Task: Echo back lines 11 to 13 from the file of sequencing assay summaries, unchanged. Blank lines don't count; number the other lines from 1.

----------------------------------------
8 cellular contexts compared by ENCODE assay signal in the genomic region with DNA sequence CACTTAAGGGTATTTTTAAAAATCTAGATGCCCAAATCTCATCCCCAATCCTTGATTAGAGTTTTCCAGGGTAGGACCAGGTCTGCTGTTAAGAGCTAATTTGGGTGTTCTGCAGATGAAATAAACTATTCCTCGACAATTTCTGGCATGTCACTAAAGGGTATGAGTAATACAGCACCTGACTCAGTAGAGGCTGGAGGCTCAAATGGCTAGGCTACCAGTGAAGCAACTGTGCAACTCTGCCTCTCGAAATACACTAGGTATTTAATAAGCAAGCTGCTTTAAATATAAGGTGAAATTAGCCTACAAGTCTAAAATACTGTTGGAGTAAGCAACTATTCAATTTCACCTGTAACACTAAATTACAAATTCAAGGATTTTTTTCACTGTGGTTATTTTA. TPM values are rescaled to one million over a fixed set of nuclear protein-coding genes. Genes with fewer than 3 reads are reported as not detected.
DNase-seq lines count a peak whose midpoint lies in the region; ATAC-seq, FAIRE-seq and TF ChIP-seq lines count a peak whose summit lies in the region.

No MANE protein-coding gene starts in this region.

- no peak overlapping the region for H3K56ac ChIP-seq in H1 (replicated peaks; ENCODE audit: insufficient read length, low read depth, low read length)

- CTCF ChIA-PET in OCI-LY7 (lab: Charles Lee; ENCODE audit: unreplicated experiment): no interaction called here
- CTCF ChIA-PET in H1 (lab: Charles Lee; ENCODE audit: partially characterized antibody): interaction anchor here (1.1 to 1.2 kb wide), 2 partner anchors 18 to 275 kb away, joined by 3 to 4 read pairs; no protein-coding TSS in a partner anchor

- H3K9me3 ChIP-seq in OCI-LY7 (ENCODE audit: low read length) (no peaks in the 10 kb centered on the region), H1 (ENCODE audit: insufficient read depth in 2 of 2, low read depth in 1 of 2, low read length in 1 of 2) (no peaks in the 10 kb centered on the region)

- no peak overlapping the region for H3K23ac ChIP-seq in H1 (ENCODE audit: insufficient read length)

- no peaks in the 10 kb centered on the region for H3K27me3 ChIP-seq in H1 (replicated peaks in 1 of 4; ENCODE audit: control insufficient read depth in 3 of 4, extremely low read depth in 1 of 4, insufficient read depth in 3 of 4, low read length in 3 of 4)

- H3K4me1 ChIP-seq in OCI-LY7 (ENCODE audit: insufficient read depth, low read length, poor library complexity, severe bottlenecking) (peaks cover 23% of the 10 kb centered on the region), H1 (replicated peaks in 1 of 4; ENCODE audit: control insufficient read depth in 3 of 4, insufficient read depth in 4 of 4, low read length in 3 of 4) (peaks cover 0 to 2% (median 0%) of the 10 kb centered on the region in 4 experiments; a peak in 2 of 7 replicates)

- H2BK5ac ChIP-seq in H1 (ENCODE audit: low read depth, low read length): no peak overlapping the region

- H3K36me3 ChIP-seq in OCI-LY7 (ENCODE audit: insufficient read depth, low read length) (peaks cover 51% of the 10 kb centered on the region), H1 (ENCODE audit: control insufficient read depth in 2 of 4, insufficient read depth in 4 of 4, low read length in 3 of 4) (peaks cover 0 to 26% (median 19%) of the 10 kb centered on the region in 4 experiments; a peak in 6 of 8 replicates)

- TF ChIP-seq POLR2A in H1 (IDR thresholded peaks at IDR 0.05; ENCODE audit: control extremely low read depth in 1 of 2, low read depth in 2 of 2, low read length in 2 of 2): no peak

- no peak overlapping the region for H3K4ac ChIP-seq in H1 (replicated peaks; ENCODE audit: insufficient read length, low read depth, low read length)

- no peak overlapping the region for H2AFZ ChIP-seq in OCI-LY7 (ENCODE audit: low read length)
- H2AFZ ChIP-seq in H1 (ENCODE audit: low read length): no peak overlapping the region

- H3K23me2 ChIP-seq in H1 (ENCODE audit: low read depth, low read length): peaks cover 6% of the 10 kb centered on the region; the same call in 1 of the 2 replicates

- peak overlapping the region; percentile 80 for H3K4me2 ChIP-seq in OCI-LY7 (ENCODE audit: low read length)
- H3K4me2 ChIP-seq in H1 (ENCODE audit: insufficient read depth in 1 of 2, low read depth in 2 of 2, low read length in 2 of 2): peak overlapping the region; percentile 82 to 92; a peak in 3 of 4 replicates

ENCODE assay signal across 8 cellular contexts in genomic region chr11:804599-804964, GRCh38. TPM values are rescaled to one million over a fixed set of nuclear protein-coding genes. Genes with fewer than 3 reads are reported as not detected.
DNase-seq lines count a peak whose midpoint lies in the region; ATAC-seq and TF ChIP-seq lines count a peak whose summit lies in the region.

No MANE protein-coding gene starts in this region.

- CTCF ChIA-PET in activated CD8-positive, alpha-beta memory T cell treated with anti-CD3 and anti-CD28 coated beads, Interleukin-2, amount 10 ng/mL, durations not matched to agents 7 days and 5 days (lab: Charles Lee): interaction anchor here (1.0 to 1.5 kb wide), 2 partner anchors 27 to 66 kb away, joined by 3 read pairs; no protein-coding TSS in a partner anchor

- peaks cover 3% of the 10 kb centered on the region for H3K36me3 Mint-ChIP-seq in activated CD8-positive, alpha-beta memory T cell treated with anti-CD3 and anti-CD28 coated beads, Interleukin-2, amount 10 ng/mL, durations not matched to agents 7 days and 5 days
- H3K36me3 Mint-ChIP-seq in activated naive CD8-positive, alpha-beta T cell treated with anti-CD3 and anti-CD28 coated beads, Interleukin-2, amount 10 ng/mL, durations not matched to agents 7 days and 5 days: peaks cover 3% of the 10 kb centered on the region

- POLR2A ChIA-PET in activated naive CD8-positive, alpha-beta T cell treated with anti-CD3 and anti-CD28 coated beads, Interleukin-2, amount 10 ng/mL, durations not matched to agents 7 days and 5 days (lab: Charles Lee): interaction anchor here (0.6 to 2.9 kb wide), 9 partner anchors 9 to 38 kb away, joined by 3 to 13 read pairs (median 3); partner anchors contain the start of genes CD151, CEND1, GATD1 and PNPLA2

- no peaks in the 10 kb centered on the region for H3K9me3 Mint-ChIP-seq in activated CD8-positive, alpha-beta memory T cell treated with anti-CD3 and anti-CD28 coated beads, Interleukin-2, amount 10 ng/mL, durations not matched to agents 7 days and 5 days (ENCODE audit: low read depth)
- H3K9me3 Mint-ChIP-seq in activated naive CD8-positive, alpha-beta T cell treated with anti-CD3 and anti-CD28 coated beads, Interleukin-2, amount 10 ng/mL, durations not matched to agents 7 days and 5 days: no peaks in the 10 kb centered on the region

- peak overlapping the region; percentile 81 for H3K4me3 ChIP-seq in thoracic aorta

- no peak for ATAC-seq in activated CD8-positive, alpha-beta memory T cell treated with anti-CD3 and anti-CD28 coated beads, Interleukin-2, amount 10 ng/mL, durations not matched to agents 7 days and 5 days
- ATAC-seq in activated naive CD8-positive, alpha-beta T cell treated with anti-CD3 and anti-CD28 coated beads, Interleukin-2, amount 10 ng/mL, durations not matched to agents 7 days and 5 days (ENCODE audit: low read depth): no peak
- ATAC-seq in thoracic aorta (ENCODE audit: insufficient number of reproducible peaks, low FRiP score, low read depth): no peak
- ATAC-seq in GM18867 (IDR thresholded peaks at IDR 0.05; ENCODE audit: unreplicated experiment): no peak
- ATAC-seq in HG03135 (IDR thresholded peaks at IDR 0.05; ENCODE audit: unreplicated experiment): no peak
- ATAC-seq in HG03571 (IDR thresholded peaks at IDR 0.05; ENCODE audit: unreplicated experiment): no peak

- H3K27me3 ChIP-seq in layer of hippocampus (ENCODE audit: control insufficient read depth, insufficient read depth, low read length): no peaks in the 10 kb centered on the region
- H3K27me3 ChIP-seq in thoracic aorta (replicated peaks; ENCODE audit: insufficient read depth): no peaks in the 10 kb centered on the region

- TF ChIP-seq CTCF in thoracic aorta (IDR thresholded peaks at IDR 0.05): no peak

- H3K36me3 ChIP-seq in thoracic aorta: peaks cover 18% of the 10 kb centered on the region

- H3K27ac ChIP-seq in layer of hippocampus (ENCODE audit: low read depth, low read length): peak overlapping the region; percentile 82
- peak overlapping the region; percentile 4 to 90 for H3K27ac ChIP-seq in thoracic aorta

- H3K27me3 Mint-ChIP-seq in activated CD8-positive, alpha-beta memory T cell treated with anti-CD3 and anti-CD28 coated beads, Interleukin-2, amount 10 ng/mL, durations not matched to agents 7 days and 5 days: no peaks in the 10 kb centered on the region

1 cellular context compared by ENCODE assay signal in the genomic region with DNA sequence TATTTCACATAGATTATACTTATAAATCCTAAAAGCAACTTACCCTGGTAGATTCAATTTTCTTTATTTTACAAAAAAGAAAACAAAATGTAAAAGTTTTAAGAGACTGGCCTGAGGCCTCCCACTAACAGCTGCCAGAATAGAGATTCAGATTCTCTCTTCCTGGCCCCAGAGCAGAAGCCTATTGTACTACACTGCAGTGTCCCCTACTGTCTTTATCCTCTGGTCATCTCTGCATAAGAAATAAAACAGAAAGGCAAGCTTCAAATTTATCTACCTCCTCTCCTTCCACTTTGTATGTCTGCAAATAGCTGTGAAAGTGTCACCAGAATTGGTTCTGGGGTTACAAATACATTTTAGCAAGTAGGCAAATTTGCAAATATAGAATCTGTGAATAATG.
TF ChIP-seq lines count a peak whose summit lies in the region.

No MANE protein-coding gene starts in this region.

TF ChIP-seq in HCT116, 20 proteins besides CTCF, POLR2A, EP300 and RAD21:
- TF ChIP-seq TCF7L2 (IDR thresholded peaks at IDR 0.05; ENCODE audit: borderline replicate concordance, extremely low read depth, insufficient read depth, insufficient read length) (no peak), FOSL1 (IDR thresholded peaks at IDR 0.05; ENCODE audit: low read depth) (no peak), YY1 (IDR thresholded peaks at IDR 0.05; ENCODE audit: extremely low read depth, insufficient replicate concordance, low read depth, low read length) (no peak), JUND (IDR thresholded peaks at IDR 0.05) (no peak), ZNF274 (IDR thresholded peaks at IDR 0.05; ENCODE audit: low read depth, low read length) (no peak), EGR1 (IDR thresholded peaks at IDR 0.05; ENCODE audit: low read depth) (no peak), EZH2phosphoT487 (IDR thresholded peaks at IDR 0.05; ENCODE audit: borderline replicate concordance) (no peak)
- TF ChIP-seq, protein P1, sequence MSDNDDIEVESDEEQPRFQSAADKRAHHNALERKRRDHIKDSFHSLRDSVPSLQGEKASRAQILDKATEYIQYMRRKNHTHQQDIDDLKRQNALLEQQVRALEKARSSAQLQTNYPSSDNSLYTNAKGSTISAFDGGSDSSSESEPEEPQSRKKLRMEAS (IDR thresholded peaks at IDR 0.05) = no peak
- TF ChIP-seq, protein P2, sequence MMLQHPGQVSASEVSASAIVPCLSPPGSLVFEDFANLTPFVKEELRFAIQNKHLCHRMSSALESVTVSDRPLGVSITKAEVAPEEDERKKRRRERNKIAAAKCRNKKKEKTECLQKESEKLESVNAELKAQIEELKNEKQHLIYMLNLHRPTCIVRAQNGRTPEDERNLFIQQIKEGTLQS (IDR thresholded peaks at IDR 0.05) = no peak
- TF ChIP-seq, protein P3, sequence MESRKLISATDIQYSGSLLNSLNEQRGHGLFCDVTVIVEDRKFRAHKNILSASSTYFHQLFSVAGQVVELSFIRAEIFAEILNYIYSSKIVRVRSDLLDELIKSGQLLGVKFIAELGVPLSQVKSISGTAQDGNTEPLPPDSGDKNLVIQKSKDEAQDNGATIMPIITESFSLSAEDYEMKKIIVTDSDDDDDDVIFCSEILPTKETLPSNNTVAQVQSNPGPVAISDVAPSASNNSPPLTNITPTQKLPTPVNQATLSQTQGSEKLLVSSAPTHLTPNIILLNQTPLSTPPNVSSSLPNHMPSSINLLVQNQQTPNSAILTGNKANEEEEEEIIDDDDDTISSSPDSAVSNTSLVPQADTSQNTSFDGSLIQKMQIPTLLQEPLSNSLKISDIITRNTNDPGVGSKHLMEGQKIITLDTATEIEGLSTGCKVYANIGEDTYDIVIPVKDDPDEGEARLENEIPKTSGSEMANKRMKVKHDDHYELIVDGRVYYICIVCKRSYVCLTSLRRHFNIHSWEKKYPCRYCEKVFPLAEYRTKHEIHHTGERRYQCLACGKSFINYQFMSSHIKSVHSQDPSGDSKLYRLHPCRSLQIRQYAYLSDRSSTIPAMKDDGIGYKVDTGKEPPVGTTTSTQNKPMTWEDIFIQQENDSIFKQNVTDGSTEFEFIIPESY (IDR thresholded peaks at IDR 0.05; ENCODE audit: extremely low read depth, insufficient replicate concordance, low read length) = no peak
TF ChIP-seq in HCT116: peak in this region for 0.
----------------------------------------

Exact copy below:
- H2BK5ac ChIP-seq in H1 (ENCODE audit: low read depth, low read length): no peak overlapping the region

- H3K36me3 ChIP-seq in OCI-LY7 (ENCODE audit: insufficient read depth, low read length) (peaks cover 51% of the 10 kb centered on the region), H1 (ENCODE audit: control insufficient read depth in 2 of 4, insufficient read depth in 4 of 4, low read length in 3 of 4) (peaks cover 0 to 26% (median 19%) of the 10 kb centered on the region in 4 experiments; a peak in 6 of 8 replicates)

- TF ChIP-seq POLR2A in H1 (IDR thresholded peaks at IDR 0.05; ENCODE audit: control extremely low read depth in 1 of 2, low read depth in 2 of 2, low read length in 2 of 2): no peak